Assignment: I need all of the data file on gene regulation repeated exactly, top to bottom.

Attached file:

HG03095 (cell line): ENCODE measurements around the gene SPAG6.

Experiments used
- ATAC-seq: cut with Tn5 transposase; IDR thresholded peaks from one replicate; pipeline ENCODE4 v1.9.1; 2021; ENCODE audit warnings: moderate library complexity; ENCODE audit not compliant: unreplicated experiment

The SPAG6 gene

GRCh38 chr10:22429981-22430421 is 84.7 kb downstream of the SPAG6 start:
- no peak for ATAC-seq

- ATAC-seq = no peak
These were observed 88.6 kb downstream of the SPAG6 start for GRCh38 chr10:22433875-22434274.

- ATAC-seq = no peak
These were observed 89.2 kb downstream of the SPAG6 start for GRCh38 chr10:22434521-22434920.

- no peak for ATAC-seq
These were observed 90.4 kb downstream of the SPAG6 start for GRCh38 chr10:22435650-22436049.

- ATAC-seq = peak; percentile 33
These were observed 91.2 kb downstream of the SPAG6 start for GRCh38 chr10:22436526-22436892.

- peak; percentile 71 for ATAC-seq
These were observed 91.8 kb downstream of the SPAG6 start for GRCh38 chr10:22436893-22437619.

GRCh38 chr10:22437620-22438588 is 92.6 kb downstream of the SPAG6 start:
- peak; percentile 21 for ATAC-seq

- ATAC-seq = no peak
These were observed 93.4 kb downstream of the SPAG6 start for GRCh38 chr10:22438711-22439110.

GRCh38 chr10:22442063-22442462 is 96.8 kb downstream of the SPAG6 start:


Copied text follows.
HG03095 (cell line): ENCODE measurements around the gene SPAG6.

Experiments used
- ATAC-seq: cut with Tn5 transposase; IDR thresholded peaks from one replicate; pipeline ENCODE4 v1.9.1; 2021; ENCODE audit warnings: moderate library complexity; ENCODE audit not compliant: unreplicated experiment

The SPAG6 gene

GRCh38 chr10:22429981-22430421 is 84.7 kb downstream of the SPAG6 start:
- no peak for ATAC-seq

- ATAC-seq = no peak
These were observed 88.6 kb downstream of the SPAG6 start for GRCh38 chr10:22433875-22434274.

- ATAC-seq = no peak
These were observed 89.2 kb downstream of the SPAG6 start for GRCh38 chr10:22434521-22434920.

- no peak for ATAC-seq
These were observed 90.4 kb downstream of the SPAG6 start for GRCh38 chr10:22435650-22436049.

- ATAC-seq = peak; percentile 33
These were observed 91.2 kb downstream of the SPAG6 start for GRCh38 chr10:22436526-22436892.

- peak; percentile 71 for ATAC-seq
These were observed 91.8 kb downstream of the SPAG6 start for GRCh38 chr10:22436893-22437619.

GRCh38 chr10:22437620-22438588 is 92.6 kb downstream of the SPAG6 start:
- peak; percentile 21 for ATAC-seq

- ATAC-seq = no peak
These were observed 93.4 kb downstream of the SPAG6 start for GRCh38 chr10:22438711-22439110.

GRCh38 chr10:22442063-22442462 is 96.8 kb downstream of the SPAG6 start: